chrome.storage.local.set({ transcript: '' })

Replace console.log(transcript) with:

chrome.storage.local.get('transcript', data => {
    chrome.storage.local.set({
      transcript: data.transcript += ' ' + transcript
    })

    // Throws error when popup is closed, so this swallows the errors with catch.
    chrome.runtime.sendMessage({
      message: 'transcriptavailable'
    }).catch(err => ({}))
})

This gets the existing transcript and adds the new transcript to the end of it. Then, a message is sent with the value 'transcriptavailable,' which we can now listen for in popup.js.

At the bottom of popup.js:

chrome.runtime.onMessage.addListener(({ message }) => {
    if(message == 'transcriptavailable') {
        showLatestTranscript()
    }
})

function showLatestTranscript() {
    chrome.storage.local.get('transcript', ({ transcript }) => {
        document.getElementById('transcript').innerHTML = transcript
    })
}

Also, get the latest transcript at the very top of popup.js, above all other code:

showLatestTranscript()

Transcripts are showing in the popup

Stopping Transcription

Add a button, just below the start button, to popup.html:

<button id="stop">Stop transcription</button>

When the button is pressed, send a message back to the injected script. In popup.js:

document.getElementById('stop').addEventListener('click', async () => {
    const tab = await getCurrentTab()
    if(!tab) return alert('Require an active tab')
    chrome.tabs.sendMessage(tab.id, { message: 'stop' })
})

At the very bottom of main.js, below all other code, receive the message and close the WebSocket connection to Deepgram:

chrome.runtime.onMessage.addListener(({ message }) => {
    if(message == 'stop') {
        socket.close()
        alert('Transcription ended')
    }
})

Excellent.

Creating an Options Page

Right now, your Deepgram API Key is coded right into the application. Next, you will build an options page for the user to enter their key, save it to Chrome storage, and use that value when connecting to Deepgram.

In manifest.json, add the following property:

"options_page": "options.html"

Create and open an options.html file:

<!DOCTYPE html>
<html>
  <body>
    <h1>Provide your Deepgram API Key</h1>

    <input type="text" id="api">
    <button>Save</button>

    <script src="options.js"></script>
  </body>
</html>

Create and open an options.js file:

const api = document.getElementById('api')
const button = document.querySelector('button')

// If it exists, load it in
chrome.storage.local.get('key', ({ key }) => {
  if(key) api.value = key
})

button.addEventListener('click', () => {
  const key = api.value
  chrome.storage.local.set({ key }, () => {
    alert('Deepgram API Key Set')
  })
})

Time to use the key. At the top of main.js, above all other code:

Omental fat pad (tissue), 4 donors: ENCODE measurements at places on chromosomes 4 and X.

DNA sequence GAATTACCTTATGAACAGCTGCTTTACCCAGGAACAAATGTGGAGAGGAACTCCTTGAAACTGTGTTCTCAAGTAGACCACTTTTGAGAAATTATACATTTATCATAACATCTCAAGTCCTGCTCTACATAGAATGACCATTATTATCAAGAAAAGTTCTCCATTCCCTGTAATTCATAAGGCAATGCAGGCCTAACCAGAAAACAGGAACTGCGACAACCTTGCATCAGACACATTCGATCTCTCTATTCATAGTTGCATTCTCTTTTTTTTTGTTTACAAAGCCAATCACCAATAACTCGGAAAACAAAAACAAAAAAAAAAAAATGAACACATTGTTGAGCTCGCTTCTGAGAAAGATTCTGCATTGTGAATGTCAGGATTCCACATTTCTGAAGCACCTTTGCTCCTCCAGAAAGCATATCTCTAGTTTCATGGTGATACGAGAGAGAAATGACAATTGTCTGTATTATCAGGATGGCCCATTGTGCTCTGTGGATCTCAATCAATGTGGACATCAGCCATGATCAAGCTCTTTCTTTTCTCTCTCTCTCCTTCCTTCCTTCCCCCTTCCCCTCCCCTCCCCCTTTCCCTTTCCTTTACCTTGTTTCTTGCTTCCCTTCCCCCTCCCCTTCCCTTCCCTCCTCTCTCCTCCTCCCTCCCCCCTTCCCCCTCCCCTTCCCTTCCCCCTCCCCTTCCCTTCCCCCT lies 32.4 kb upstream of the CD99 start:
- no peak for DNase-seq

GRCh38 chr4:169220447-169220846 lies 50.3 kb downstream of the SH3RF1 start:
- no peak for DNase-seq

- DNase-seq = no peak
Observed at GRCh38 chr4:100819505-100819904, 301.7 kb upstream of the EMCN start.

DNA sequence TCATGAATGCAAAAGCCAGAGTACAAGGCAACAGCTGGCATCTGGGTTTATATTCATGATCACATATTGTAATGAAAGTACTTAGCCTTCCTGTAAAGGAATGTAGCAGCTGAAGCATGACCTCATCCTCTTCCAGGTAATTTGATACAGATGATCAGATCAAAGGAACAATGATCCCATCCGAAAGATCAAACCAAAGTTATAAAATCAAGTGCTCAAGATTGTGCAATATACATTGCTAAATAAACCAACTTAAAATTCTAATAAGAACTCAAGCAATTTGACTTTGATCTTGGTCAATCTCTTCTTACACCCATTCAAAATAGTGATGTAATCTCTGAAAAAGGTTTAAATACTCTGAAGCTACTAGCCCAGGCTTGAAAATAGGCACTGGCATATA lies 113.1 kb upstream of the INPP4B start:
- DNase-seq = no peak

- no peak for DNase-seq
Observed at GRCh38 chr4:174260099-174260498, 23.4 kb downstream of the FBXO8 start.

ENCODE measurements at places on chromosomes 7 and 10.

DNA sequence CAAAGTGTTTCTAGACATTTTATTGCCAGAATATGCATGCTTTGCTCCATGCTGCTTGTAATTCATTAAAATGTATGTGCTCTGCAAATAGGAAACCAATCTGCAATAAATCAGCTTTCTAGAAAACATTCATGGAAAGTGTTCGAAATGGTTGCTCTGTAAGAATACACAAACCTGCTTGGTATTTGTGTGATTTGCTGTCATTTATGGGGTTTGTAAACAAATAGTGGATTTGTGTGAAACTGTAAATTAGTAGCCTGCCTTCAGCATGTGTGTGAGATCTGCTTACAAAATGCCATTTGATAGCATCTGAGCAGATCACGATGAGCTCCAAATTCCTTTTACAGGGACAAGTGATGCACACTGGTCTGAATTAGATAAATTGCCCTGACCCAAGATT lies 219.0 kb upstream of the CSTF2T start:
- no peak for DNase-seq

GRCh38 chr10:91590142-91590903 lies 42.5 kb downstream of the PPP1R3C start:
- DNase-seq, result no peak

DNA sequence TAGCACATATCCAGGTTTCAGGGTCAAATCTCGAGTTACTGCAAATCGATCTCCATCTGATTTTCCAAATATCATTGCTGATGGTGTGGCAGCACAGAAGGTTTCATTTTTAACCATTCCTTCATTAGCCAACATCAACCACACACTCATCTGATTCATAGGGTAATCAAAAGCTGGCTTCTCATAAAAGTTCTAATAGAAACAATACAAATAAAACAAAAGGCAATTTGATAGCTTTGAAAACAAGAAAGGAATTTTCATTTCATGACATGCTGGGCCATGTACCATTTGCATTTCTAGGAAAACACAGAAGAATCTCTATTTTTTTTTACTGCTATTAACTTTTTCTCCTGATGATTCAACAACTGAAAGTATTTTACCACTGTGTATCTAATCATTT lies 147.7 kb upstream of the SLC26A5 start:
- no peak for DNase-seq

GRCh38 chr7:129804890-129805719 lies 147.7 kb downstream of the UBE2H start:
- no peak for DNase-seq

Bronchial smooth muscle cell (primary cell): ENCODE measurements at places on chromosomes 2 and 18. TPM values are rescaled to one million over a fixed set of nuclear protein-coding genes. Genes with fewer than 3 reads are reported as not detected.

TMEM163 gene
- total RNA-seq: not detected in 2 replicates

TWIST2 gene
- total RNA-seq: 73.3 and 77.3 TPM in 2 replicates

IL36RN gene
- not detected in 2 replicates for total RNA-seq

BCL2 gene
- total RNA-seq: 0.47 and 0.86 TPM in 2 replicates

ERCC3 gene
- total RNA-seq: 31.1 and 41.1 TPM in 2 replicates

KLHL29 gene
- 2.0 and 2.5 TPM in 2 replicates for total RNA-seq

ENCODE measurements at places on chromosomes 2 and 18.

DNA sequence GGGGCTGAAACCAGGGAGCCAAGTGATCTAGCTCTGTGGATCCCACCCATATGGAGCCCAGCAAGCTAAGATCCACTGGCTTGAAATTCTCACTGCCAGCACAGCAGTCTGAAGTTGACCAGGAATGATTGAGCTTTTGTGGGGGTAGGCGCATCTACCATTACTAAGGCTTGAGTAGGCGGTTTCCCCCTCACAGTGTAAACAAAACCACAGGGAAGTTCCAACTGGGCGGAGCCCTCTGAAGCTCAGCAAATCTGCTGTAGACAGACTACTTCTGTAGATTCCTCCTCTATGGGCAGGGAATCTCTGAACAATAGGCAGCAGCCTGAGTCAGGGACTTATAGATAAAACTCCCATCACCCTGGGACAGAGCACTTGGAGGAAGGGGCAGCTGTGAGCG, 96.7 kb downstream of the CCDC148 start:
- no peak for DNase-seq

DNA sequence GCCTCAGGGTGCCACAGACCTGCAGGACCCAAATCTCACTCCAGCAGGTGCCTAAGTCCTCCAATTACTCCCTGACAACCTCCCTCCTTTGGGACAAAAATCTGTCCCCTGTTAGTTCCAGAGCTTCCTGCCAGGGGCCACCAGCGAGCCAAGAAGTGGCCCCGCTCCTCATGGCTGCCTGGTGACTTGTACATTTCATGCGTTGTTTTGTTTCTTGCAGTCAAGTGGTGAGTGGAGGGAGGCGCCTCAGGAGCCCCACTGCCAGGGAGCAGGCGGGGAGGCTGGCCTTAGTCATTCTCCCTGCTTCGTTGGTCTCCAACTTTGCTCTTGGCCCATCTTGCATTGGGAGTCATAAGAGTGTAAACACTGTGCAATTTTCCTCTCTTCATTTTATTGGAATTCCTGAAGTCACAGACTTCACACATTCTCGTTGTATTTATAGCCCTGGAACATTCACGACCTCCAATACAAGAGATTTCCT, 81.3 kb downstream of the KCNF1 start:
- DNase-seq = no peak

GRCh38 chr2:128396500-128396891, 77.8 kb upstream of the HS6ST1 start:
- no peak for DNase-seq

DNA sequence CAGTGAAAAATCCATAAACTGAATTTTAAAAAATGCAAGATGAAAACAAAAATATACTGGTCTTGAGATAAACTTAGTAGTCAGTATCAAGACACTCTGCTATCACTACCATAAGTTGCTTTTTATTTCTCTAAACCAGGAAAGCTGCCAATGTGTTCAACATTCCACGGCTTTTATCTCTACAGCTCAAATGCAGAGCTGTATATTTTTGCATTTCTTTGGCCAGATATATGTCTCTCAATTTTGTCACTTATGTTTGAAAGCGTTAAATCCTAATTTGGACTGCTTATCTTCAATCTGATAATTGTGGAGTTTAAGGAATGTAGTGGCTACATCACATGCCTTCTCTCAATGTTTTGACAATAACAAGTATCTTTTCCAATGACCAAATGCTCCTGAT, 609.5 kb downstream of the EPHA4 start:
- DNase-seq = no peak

let apiKey
chrome.storage.local.get('key', ({ key }) => apiKey = key)

After this, apiKey will either be undefined or be a string with the API Key.

Replace the following in main.js:

socket = new WebSocket('wss://api.deepgram.com/v1/listen?tier=enhanced', ['token', 'YOUR_DEEPGRAM_API_KEY'])

// Replace with 👇

if(!apiKey) return alert('You must provide a Deepgram API Key in the options page.')
socket = new WebSocket('wss://api.deepgram.com/v1/listen?tier=enhanced', ['token', apiKey])

Right-click the extension and click Options to open the new page. Save your Deepgram API Key, and the extension should still work.

Accessing Browser Tab Audio and Microphone

A hypothetical situation - you want to transcribe a browser-based video call with this extension. Everyone's voice is transcribed, except yours - this is because your audio doesn't come through the tab (or you would hear yourself!), so let's alter this extension to allow for both your mic and tab audio to be transcribed together.

If you only want to transcribe tab audio, skip to the end.

At the moment, in main.js, you are requesting a user display, checking there is audio, and piping the resulting stream into a MediaRecorder. Now, we must:

  1. Get access to a user display and check there if is audio.

  2. Get access to a user audio device (microphone).

  3. Create a new, empty AudioContext.

  4. Mix the two audio sources together as sources in the single AudioContext.

  5. Create a MediaRecorder with the AudioContext, now containing two sources.

At the very bottom of main.js, below all other code:

// https://stackoverflow.com/a/47071576
function mix(audioContext, streams) {
    const dest = audioContext.createMediaStreamDestination()
    streams.forEach(stream => {
        const source = audioContext.createMediaStreamSource(stream)
        source.connect(dest)
    })
    return dest.stream
}

Replace the following in main.js:

const recorder = new MediaRecorder(stream, { mimeType: 'audio/webm' })

// Replace with 👇

const micStream = await navigator.mediaDevices.getUserMedia({ audio: true })
const audioContext = new AudioContext()
const mixed = mix(audioContext, [stream, micStream])
const recorder = new MediaRecorder(mixed, { mimeType: 'audio/webm' })

Add the async keyword just before stream in the .then() function:

navigator.mediaDevices.getDisplayMedia({ video: true, audio: true }).then(await stream => {

Boom. Done.

Next Steps

There's so much you can do to improve your Chrome extension - make it look nicer with some CSS, change how you display transcripts or alter the extension icon when it is recording. You may also consider using Deepgram features such as diarization to detect different speakers and display them differently.

You can find the full finished code for this project on GitHub at deepgram-devs/transcription-chrome-extension. As ever, if you have any questions, please feel free to reach out on Twitter (we are @DeepgramAI).

If you have any feedback about this post, or anything else around Deepgram, we'd love to hear from you. Please let us know in our GitHub discussions.